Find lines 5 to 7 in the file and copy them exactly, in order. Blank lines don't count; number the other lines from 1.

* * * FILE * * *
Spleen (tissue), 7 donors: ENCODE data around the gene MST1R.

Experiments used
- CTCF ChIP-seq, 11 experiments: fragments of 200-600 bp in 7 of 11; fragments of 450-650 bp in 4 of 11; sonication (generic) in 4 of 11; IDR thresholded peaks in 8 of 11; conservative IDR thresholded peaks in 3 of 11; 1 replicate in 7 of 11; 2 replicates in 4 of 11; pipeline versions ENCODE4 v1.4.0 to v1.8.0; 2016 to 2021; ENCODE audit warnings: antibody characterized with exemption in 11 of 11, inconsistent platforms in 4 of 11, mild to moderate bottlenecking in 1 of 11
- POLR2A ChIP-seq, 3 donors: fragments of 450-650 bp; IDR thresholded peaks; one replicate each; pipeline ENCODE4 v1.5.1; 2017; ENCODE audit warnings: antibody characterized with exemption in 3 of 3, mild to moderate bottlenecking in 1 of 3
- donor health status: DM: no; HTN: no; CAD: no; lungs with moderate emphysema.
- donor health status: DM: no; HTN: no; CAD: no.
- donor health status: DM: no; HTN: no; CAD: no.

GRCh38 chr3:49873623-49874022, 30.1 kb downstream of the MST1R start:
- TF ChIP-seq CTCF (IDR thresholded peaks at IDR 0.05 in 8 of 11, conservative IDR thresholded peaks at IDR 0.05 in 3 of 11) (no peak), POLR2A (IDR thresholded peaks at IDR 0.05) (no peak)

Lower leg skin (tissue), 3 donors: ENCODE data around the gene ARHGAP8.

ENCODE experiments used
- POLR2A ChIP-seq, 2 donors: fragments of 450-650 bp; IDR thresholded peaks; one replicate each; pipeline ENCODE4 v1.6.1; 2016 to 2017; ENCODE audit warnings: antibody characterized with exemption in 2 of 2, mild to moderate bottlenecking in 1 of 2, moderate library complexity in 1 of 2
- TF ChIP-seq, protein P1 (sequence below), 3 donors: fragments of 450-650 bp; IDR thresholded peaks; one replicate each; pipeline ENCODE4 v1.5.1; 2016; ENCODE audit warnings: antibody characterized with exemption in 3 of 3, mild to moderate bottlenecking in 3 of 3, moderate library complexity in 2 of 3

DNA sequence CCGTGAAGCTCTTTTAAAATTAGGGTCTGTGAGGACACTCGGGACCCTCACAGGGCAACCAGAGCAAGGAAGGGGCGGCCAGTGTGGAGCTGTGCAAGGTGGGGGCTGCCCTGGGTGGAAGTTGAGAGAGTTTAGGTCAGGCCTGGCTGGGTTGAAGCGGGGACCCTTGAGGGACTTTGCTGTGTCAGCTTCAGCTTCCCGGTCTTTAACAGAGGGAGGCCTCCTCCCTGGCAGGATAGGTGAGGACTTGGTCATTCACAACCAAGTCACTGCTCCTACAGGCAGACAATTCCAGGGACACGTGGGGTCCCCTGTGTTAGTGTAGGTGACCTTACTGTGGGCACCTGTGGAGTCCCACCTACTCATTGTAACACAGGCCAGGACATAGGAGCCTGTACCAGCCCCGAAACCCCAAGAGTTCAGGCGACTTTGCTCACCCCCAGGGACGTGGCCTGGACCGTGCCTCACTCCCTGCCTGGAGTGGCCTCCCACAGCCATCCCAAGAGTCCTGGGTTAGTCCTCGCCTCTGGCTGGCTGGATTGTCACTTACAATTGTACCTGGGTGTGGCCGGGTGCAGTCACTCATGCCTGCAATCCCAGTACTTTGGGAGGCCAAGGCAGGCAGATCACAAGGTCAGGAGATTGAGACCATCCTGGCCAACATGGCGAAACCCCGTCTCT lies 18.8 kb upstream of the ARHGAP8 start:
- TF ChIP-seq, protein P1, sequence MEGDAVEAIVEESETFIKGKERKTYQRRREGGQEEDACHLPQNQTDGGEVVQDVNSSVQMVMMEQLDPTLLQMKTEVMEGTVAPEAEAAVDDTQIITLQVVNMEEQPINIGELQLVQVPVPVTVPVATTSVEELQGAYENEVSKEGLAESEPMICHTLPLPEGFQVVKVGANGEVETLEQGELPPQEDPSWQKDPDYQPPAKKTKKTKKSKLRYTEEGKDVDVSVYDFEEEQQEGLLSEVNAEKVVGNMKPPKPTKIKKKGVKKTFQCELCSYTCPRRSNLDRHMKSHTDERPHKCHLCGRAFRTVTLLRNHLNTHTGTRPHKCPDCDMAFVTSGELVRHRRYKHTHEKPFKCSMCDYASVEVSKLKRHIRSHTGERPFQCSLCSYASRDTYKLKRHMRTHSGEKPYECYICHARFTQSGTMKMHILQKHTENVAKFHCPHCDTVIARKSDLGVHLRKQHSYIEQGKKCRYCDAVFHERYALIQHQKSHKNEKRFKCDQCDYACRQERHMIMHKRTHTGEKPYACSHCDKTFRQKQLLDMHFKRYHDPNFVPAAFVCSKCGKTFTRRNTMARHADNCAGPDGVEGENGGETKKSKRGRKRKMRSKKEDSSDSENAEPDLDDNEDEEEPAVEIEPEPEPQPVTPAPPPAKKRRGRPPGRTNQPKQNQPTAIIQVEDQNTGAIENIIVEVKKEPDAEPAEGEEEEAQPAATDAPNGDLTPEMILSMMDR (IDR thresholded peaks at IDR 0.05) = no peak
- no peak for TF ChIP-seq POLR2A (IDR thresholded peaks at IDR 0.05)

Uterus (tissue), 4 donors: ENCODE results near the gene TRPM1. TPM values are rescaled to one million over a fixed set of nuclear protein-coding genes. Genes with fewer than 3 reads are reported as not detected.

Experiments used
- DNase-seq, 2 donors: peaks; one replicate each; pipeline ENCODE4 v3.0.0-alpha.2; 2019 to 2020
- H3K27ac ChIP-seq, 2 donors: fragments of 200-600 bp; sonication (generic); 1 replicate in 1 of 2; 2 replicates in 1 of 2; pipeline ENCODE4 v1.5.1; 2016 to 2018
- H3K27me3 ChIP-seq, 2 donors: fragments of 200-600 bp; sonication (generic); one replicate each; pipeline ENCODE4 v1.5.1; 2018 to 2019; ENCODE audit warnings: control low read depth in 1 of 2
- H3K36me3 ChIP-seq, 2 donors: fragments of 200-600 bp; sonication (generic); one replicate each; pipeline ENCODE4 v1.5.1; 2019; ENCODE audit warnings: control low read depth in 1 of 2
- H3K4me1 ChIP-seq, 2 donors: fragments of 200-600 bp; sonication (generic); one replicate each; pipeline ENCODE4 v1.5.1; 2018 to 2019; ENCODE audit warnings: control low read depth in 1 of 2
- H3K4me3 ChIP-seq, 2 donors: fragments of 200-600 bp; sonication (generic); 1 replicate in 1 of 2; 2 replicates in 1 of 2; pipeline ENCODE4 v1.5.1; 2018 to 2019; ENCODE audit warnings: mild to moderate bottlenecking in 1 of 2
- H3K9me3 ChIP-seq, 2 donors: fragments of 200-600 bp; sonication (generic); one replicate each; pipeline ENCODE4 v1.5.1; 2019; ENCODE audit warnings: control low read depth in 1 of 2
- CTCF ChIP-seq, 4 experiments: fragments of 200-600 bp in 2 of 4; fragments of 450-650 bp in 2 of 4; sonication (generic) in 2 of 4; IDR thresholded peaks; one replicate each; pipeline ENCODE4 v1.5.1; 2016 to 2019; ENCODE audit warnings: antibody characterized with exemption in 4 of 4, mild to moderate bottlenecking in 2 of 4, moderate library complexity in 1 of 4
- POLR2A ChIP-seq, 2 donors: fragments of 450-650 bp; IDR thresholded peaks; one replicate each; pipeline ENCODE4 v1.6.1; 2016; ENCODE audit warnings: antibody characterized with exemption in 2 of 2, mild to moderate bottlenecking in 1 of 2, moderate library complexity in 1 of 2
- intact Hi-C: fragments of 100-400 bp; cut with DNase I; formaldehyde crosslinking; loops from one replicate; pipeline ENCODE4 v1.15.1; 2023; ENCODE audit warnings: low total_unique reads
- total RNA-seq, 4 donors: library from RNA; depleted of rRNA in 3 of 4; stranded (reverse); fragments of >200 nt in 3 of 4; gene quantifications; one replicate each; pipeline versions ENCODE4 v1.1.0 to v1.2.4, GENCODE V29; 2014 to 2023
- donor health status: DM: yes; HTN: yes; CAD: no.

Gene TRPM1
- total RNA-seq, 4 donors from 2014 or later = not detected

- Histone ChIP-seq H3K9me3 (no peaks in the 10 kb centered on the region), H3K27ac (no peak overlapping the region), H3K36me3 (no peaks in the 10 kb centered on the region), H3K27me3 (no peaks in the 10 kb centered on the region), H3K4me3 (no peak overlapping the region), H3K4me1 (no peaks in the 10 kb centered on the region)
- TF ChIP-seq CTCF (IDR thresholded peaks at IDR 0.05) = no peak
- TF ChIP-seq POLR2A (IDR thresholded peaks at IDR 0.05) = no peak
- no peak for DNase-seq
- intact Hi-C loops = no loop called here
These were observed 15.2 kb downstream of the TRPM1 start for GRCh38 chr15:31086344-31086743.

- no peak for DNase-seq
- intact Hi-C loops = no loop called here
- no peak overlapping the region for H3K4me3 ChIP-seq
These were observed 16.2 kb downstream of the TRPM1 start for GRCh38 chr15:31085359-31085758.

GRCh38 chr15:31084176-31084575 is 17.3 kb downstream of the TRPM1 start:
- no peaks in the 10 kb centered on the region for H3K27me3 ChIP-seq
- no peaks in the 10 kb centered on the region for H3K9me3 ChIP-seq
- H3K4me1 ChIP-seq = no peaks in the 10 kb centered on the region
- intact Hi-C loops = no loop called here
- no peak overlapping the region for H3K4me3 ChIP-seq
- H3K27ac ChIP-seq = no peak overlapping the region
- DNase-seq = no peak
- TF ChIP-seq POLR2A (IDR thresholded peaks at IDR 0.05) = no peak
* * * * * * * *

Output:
- donor health status: DM: no; HTN: no; CAD: no; lungs with moderate emphysema.
- donor health status: DM: no; HTN: no; CAD: no.
- donor health status: DM: no; HTN: no; CAD: no.